But they are not cheap at all. Even with massive subsidies, we see firms going bankrupt trying to sell them. And then we still have to figure in the cost of building batteries, redundant power plants or other infrastructure that arises from their low quality intermittent energy. Finally, we have to consider the mining, health, pollution and waste problems of renewable technologies. For example, we are now learning that the solar cell industry is one of the fastest growing emitters of virulent greenhouse gases such as sulfur hexafluoride, which has a global warming potential 23,000 times higher than CO2, according to the Intergovernmental Panel on Climate Change (IPCC).

There’s no such thing as clean energy, but there is such a thing as less energy. Every energy generation technique has side effects and limitations. The best way to avoid these negative consequences is to use less energy overall. That strategy also has side effects and limitations, but at least those can be addressed within the laws of physics on our finite planet.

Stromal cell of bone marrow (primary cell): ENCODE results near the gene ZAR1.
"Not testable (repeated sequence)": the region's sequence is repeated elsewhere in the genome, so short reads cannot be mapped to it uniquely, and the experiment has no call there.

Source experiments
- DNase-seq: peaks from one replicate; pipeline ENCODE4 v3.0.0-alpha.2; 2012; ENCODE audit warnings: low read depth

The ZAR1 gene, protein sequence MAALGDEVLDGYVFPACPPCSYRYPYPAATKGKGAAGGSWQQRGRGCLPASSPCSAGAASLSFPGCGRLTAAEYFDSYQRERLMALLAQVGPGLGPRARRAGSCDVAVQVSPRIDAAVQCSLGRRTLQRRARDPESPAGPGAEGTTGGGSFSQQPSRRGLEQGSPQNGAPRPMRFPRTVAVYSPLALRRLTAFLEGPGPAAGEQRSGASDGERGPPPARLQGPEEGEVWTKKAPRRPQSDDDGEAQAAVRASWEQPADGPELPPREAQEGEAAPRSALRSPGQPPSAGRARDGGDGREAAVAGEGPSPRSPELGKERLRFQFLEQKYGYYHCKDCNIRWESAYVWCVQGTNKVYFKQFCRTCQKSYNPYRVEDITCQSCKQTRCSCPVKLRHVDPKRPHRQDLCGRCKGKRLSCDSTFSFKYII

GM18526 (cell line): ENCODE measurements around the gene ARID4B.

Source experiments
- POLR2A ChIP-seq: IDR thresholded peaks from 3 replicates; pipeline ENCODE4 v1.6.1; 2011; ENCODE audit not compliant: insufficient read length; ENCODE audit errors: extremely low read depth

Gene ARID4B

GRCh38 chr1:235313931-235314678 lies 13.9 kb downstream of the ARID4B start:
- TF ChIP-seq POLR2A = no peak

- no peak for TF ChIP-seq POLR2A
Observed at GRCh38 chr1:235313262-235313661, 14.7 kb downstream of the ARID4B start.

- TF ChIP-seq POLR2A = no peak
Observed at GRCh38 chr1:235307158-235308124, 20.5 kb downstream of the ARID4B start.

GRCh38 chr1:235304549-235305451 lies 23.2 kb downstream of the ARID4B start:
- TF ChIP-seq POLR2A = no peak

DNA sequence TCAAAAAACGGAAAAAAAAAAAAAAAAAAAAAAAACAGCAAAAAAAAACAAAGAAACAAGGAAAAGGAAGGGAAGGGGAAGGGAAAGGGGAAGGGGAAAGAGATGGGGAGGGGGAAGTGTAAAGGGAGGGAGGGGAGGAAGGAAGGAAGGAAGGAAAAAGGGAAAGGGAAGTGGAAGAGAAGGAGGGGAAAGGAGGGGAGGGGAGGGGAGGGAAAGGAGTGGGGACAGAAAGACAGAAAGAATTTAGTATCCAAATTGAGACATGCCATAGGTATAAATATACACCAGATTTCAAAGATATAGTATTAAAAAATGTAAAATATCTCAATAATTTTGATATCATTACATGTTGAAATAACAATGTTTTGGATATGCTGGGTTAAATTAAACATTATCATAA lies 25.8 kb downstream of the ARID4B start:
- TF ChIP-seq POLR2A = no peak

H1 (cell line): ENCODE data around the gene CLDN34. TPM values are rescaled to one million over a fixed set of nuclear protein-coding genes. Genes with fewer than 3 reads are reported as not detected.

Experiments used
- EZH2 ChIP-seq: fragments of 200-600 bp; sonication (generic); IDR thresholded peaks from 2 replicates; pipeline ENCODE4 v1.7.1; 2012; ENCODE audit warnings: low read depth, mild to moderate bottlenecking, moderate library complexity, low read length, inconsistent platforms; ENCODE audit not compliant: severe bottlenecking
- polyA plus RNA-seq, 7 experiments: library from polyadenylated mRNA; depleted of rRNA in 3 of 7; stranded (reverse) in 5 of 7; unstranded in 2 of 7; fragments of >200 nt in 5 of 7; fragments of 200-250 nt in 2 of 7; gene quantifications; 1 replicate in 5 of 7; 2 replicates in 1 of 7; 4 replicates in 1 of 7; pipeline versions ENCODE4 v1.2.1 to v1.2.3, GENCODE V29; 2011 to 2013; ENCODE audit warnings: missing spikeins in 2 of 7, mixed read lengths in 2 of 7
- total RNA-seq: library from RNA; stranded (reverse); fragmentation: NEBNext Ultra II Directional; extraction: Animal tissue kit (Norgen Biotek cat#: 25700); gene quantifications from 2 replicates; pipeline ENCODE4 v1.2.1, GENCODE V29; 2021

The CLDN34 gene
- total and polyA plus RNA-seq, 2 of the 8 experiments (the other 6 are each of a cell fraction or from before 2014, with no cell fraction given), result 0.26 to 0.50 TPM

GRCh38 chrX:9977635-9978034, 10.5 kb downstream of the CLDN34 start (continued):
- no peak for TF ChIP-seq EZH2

Do you believe more so in the “end of growth” point of view, espoused by Richard Heinberg and others in that school of thought?

Our future success will rest upon our ability to bring the population down over time as we also reduce per-capita consumption. How do we do that while maintaining life satisfaction?

That’s the question that Richard Heinberg, Curtis White, Albert Bartlett, Paul and Anne Erhlich, Jeff Gibbs and I are asking along with theorists in the French de-growth movement and others. We certainly don’t have all of the answers – far from it. There’s not even much room to discuss these topics within the existing progressive movement, but I invite everyone to come join us in creating that space. The first steps are to shed our green energy illusions and to start thinking more critically about perpetual growth. Afterward, I suspect we’ll be able to ask clearer questions and maybe even imagine what a truly advanced civilization might look like.